Free NHS treatment should not be given to failed asylum seekers, according to judges ruling at the Court of Appeal in London.
The statement was made during the case of a Palestinian asylum seeker known as YA. The court heard how the 35-year-old had become involved with Hamas, fleeing in 2002 after being asked to take part in a political assassination.
He claimed asylum in the UK in 2005, but was later refused entry. An earlier appeal against that decision was also refused by a judge who said his main reason for coming to Britain was not a fear of Hamas but a desire to receive medical treatment.
He took his case to the Court of Appeal after being presented with a £9,000 hospital bill for treatment of his liver condition.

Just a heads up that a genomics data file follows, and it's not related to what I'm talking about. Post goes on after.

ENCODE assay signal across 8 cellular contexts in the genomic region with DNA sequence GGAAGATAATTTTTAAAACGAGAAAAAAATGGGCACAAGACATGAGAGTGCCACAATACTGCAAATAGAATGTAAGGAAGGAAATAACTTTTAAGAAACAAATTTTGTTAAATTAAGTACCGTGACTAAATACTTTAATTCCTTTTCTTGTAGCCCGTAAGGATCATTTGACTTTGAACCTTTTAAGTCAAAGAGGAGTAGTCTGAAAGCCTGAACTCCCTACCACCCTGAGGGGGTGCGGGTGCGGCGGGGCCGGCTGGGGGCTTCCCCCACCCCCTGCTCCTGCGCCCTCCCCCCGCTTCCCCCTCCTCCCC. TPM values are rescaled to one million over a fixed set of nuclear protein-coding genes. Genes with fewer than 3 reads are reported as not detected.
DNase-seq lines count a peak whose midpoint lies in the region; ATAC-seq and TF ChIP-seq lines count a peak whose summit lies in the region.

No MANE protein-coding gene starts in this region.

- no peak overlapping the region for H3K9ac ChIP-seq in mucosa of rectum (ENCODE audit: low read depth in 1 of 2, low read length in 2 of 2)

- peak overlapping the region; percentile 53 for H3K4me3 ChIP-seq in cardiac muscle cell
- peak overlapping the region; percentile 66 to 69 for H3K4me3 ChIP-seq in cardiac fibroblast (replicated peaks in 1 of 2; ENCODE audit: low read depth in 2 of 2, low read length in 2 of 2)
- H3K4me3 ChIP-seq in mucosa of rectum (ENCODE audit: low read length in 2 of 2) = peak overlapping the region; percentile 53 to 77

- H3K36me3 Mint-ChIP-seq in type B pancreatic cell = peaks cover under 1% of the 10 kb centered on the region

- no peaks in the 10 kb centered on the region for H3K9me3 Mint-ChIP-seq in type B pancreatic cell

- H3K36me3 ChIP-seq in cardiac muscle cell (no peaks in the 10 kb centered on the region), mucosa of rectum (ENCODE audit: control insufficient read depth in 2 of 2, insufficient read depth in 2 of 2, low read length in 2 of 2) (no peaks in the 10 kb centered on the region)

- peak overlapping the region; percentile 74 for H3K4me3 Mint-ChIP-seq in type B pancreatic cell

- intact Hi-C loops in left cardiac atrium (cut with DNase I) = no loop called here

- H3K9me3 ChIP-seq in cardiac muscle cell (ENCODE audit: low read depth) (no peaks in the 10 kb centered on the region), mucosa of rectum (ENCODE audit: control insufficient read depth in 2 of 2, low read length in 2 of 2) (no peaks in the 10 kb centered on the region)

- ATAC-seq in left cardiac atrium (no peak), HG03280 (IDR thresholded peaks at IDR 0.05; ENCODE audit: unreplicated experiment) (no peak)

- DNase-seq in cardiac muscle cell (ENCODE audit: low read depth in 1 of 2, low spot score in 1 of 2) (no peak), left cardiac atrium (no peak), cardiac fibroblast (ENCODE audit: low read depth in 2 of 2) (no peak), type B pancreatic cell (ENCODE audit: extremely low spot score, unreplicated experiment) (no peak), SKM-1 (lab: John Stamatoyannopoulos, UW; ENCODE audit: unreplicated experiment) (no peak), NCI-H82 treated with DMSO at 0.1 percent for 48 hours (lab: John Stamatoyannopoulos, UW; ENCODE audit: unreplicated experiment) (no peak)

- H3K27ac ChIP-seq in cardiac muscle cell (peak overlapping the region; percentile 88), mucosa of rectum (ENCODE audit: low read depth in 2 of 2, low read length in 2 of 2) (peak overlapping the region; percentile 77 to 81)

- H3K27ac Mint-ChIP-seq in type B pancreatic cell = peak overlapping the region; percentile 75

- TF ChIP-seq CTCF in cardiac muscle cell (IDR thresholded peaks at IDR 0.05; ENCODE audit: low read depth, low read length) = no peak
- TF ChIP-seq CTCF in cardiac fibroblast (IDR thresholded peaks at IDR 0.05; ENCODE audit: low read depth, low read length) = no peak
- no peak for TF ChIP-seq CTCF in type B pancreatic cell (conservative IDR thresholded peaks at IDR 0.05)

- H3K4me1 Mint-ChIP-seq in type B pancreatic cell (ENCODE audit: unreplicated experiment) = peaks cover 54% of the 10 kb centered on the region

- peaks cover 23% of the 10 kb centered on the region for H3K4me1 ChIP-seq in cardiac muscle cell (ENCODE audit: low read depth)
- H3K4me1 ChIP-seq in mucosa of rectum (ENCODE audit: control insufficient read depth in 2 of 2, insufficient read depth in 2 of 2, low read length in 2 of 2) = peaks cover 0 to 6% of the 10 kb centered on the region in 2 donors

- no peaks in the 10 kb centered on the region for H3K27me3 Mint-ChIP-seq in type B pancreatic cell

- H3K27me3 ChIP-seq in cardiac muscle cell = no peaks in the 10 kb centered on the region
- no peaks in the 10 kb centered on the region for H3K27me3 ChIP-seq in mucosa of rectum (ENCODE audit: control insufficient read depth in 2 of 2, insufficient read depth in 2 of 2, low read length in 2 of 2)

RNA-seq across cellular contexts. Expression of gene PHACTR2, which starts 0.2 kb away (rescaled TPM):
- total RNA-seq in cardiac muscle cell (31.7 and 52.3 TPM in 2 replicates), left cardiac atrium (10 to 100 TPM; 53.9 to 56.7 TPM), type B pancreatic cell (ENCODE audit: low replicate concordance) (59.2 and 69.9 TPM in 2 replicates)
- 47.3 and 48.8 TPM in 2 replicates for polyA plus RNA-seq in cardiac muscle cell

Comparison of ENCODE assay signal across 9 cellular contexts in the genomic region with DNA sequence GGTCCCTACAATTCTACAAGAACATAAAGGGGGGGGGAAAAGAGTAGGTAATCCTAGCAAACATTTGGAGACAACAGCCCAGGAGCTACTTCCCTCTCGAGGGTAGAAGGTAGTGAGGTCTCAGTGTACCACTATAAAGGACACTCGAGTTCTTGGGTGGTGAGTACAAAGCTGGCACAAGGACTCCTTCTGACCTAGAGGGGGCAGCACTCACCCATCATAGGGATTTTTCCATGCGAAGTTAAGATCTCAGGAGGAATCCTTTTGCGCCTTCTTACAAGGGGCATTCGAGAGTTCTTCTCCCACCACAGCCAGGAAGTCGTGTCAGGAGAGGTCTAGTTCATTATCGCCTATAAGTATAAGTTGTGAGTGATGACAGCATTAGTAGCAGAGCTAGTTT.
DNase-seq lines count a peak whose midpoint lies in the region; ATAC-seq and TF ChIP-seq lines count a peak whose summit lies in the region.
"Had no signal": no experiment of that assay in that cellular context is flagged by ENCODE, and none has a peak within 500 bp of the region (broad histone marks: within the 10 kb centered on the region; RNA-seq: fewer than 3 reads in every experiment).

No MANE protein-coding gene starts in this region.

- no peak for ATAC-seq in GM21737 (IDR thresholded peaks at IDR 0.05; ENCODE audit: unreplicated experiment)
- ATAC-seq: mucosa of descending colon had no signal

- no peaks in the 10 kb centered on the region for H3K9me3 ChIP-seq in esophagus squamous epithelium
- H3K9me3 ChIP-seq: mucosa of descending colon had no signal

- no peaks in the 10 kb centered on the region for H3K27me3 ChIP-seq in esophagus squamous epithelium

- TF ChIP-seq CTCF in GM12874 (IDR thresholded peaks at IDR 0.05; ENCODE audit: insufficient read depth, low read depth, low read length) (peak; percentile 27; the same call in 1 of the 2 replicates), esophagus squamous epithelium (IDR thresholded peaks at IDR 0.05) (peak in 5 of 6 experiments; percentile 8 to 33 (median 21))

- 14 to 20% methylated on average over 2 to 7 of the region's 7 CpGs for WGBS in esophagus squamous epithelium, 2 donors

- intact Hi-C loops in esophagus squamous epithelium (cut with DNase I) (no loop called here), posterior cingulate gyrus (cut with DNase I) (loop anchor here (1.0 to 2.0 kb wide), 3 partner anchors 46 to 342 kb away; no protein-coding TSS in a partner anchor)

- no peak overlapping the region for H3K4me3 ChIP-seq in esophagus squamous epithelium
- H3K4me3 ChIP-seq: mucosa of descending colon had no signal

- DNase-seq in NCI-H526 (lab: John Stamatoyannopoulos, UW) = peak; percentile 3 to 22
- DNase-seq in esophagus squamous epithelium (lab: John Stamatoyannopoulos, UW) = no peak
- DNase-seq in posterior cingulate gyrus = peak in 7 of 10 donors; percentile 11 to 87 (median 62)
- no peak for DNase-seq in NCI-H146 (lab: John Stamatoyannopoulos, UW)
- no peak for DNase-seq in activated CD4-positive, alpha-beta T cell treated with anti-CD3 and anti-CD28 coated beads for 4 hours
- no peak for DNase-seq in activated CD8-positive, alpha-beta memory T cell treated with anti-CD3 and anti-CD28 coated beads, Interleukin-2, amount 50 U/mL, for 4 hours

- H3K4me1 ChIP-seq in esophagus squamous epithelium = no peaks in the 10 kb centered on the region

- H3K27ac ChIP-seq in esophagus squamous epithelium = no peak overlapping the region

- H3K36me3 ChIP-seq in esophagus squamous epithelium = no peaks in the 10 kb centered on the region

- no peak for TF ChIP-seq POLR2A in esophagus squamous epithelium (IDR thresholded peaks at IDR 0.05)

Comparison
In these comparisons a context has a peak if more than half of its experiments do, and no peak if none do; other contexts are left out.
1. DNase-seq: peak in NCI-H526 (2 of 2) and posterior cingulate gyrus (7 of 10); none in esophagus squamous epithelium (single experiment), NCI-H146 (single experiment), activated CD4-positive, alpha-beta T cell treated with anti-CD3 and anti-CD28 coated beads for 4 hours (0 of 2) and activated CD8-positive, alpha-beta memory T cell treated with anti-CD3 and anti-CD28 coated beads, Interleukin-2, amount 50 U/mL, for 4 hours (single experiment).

Lord Justice Ward said that to receive free health service treatment, the patient must have resided lawfully in the UK for at least a year.
He continued: “Failed asylum seekers ought not to be here. They should never have come here in the first place and after their claims have finally been dismissed they are only here until arrangements can be made to secure their return. In some cases, like the unfortunate YA, that return may be a long way off.”
But the judges said health services could make up their own minds on whether to treat failed asylum seekers if they have no money.
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“Not if we knew their status, but there is so much fraud around, eg, false papers, that such people cannot always be identified. Once in the system, they stay there” – Fiona McKinlay, Glasgow